Ultimately the Court of Appeal held that in the particular circumstances of this case a "traditional Smith v Manchester approach should have been adopted" rather than use of the Ogden Tables. It substituted its own assessment of £45,000 for loss of earning capacity, which equated to just over twice Mr Billett's annual net earnings. It should be noted that although this was less than half the Trial Judge's award, it was an award for a person who "only just scrapes" into the definition of disabled used within the Ogden Tables Explanatory Notes. Accepting that at the time of assessment the Claimant was only 29 years old, the award nevertheless suggests higher multiples of net earnings for claimants with more severe restrictions, even if the traditional Smith v Manchester approach is adopted. That would be most claimants, given the findings as to the test of "disability" (see below) and that Mr Billett's injury placed him at the outer fringe (at the bottom) of the range of disability.
The judgment addresses the use of the Ogden Tables and Explanatory Notes and the definition of disabled" for the purpose the Ogden Tables.
Definition of "Disabled"
1. The Court adopted the approach of the EAT in Aderemi to the test of "disability" under the Equality Act 2010, which test is adopted as one of the conditions for classifying a person as "disabled" for the purpose of the Ogden Tables A to D. Note that the test is not whether a disability is substantial, but whether the impairment has a substantial adverse effect on the individual's ability to carry out normal day to day activities. "Substantial" means "more than minor or trivial". Thus very many individuals with long term injuries will fall within the definition. It is a broad definition. The MOD submitted that the test of disability was whether the claimant broadly matched the examples set out in the Explanatory Notes. In doing so it had adopted the same wording as appears in Professor Wass's most recent JPIL article. In fact the MOD had instructed Dr Wass to advise it prior to the appeal hearing. The Court of Appeal did not adopt that test. It did not agree with Dr Wass's opinion that Mr Billett was not disabled for the purpose of the tables. Unless and until there is a change in the conditions for the classification of a claimant as disabled within the Explanatory Notes, the Court of Appeal's approach is authoritative.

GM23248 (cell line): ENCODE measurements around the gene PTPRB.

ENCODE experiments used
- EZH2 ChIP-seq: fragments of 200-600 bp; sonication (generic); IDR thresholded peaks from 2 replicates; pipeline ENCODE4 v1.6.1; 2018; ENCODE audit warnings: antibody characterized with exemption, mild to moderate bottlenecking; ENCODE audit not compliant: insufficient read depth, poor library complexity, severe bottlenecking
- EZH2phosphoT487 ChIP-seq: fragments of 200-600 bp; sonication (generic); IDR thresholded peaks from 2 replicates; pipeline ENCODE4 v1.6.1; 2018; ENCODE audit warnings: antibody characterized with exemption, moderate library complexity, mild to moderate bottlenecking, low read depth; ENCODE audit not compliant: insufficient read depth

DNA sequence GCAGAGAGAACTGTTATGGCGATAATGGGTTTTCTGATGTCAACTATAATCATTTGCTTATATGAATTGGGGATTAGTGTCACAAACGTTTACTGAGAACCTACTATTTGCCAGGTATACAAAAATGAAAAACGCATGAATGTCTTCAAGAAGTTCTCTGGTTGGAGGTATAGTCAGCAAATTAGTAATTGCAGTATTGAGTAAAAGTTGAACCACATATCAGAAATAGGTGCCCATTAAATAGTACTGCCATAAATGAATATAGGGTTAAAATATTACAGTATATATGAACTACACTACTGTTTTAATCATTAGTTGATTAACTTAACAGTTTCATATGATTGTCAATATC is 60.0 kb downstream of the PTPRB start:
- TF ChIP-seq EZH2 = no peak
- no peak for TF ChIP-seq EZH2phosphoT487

Ogden Tables "A Valuable Aid"
2. Lord Justice Jackson stated, "I accept that in may instances the use of Tables A-D will be a valuable aid to valuing the claimant's loss of earning capacity." They were found not to be a valuable aid in the present case because the claimant was "at the outer fringe" of the broad spectrum of disability, and his disability "affected his ability to pursue his chosen career much less than it affects his activities outside work". As such there was "no rational basis for determining how the reduction factor should be adjusted." Labour market economists such as Dr Wass may not agree with that conclusion. Nevertheless for many claimants who are "disabled" and who fall to be compensated for loss of earning capacity, the Ogden Tables A to D will be a valuable aid to the courts.